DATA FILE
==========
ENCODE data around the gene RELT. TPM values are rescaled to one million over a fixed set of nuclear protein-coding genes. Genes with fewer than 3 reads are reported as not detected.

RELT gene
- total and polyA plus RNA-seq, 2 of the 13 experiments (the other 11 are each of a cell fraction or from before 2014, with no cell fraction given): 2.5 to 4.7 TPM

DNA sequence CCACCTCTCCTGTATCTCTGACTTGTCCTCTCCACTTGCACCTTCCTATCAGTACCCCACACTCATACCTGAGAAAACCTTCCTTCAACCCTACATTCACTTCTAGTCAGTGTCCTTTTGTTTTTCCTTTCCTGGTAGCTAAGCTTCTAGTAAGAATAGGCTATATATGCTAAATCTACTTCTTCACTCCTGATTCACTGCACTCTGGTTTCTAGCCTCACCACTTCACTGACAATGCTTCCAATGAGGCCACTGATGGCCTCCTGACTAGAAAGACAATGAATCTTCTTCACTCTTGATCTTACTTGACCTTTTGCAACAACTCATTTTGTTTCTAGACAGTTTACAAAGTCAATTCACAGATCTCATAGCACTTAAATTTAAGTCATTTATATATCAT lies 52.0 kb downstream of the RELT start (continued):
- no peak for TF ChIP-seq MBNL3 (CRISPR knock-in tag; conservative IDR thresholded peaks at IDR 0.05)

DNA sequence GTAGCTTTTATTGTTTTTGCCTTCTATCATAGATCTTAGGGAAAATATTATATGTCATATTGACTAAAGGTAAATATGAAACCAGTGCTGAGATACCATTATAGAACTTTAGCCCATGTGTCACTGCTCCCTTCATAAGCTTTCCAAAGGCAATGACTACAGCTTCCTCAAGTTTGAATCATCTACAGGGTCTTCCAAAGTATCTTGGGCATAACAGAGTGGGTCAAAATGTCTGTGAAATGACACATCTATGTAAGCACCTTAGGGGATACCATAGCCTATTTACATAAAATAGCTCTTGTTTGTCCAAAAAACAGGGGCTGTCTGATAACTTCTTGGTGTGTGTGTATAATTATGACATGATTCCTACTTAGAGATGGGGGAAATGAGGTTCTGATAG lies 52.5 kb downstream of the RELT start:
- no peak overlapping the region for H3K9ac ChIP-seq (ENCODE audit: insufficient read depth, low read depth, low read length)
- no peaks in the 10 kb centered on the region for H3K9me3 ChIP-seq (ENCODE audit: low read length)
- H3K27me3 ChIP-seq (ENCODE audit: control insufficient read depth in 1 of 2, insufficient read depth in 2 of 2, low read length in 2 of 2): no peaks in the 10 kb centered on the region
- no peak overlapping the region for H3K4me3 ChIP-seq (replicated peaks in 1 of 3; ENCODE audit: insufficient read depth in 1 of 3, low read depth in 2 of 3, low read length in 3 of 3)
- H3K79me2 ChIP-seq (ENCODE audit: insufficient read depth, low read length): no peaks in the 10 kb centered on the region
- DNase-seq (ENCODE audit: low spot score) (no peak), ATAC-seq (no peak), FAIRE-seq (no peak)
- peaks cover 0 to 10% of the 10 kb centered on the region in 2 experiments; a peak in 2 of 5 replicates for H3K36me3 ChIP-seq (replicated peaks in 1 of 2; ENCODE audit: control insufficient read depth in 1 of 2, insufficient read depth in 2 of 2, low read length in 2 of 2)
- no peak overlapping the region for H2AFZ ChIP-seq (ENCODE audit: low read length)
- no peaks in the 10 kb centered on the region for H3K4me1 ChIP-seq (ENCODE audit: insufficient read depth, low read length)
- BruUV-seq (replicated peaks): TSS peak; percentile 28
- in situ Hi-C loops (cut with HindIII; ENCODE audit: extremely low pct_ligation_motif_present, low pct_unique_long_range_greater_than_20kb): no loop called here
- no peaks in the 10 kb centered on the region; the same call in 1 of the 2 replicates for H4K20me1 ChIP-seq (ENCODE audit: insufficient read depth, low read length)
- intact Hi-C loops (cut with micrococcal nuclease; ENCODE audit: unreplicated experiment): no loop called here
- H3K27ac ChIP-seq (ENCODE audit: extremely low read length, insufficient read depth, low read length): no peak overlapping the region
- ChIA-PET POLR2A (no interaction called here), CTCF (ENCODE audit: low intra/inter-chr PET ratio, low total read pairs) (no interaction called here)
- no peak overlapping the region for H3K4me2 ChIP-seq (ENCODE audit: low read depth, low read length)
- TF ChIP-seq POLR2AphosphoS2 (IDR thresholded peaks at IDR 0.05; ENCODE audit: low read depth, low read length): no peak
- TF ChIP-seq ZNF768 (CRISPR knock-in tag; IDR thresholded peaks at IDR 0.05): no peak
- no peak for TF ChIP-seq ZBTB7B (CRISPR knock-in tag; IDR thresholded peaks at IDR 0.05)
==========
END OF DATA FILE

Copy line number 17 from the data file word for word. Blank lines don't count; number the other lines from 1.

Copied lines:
- in situ Hi-C loops (cut with HindIII; ENCODE audit: extremely low pct_ligation_motif_present, low pct_unique_long_range_greater_than_20kb): no loop called here